This past week we reconnected with Jiri Hulcr, resident Forest Entomologist at the University of Florida (and Dunn lab alum) who has just recently launched Backyard Bark Beetles – a new citizen science project that you can participate in now!
The Backyard Bark Beetles project initially underwent some trials in Florida and Missouri over the summer and is now ready to roll-out to the rest of the country! The concept is familiar (if you’ve participated in the School of Ants); the citizen scientist creates a low-cost insect trap out of household materials, collects insects, registers a log-in ID, mails in insects and then the real fun begins (for the scientists).
Jiri, what got you interested in bark beetles?
It just happened. Ever since I was 5 or 6 I’ve been catching them. My love for them is inexplicable. My professional love of them started in college; when I learned I could make a living studying them. I was interested in bark beetles because there happened to be a big outbreak where I did my university studies. I thought they were kind of ugly, but I studied them more. The more I learned about them, the more complex they were and there were many interesting reasons to study them. It was in the Czech Republic – there are outbreaks due to elevated winter temperatures – bark beetles are everywhere now. In British Columbia 80% of the pine trees are gone because of the bark beetles due to climate change. The biggest beetle outbreaks have been in the past ten years due to climate changes – warmer winters, warmer summers, and overall drier seasons that stress out the trees. The beetles love that – they’re having more generations per year than ever before. Instead of maybe one or two years per generation now Mountain Pine Beetles have two generations per year.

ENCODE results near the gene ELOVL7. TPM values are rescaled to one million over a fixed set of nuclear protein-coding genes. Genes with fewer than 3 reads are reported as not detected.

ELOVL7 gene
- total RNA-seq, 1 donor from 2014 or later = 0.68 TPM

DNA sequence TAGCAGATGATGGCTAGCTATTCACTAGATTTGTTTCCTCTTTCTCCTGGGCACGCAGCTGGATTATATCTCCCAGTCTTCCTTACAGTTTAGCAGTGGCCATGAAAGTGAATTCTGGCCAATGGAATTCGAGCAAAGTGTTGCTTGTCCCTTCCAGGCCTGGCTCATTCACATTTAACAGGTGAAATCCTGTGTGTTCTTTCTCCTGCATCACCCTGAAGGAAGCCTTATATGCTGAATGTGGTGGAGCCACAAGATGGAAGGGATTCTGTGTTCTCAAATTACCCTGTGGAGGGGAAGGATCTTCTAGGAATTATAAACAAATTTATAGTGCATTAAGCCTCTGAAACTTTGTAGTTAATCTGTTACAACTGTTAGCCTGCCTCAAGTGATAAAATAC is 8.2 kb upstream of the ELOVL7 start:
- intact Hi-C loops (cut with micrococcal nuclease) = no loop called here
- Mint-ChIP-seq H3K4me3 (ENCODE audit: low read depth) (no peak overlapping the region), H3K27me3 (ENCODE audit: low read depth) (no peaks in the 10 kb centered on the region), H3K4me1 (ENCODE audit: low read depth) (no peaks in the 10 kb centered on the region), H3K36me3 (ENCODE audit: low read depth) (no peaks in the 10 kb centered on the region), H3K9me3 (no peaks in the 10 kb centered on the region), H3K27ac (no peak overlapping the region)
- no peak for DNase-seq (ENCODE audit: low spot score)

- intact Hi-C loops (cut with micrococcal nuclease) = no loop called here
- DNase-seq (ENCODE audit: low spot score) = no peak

What happens to the beetles once they are mailed into your lab?
- They are sorted and identified by experts.
- The information goes into a database.
- They are stored in ethanol in a minus 80 freezer – so we can do DNA analysis to study the distribution and diversity of beetles.
- We can also study the symbiotic fungi that the beetles carry with them because it will be preserved.
- Pictures and descriptions will pop up on an interactive map (much like School of Ants).
What is this project’s scope? How many people do you hope to get involved?
WOW! That’s a lot!
OK, thousands, but how many thousands, we don’t know.
Right now we have been focusing on Florida, but would love to get participants nationwide.This project relies on a network of collaborators: 4-H, Master Naturalists, and Master Gardeners… These are all wonderful volunteer networks – they will be doing some of the research and outreach as well. We are very excited to collaborate with these volunteer networks. Even if we only get five kids excited about bark beetles, we will have considered this project a success.
So why are we doing all of this? Why care about bark beetles?
Some beetles are important pests that are killing native trees. There are federal and state surveys that rely on just a couple of people to survey. We want to employ hundreds of people to conduct the surveys. Citizen scientists are allowing us to watch for invasive species, assess their spread, and identify areas with native species. Most insects caught in a trap like this are non-native; but we are finding places on the map where there are native species thriving. We even set a new state record for Georgia with this trap – so maybe we’ll find and catch something completely new!
We can’t wait to see what they find! Head on over to BackyardBarkBeetles.org to get started!